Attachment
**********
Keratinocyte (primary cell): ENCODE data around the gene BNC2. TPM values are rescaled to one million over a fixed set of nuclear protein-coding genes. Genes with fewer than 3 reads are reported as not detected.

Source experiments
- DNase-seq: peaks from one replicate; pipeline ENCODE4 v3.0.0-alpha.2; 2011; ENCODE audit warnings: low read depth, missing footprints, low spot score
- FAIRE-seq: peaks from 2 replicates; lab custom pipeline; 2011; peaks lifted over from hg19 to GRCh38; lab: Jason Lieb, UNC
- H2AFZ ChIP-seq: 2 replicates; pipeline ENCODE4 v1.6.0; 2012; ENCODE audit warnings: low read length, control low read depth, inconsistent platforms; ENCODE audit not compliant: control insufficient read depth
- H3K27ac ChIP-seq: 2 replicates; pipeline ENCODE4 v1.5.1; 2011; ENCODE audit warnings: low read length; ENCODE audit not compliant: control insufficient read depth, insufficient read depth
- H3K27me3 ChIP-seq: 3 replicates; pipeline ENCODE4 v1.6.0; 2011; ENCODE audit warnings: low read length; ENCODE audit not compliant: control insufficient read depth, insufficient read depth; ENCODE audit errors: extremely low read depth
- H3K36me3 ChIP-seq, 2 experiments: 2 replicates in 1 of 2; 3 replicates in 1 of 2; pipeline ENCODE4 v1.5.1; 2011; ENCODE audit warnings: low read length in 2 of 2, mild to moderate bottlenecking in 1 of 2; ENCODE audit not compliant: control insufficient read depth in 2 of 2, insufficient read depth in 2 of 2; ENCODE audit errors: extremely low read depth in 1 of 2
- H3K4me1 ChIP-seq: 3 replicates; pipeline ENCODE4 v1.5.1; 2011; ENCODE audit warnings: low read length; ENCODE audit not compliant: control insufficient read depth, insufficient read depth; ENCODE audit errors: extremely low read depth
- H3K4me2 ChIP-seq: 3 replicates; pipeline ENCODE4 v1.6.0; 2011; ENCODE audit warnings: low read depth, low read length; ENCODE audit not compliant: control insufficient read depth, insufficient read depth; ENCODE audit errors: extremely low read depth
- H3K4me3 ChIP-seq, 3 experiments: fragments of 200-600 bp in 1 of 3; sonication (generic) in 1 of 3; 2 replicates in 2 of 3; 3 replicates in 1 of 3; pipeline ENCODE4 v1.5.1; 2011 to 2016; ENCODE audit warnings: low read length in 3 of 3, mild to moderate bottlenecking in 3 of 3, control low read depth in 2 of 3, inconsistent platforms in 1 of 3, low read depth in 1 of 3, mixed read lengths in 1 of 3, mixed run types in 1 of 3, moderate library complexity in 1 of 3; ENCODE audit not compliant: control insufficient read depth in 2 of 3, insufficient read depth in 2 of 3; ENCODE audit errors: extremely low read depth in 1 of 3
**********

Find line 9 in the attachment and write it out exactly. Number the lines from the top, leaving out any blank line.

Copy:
- H3K4me1 ChIP-seq: 3 replicates; pipeline ENCODE4 v1.5.1; 2011; ENCODE audit warnings: low read length; ENCODE audit not compliant: control insufficient read depth, insufficient read depth; ENCODE audit errors: extremely low read depth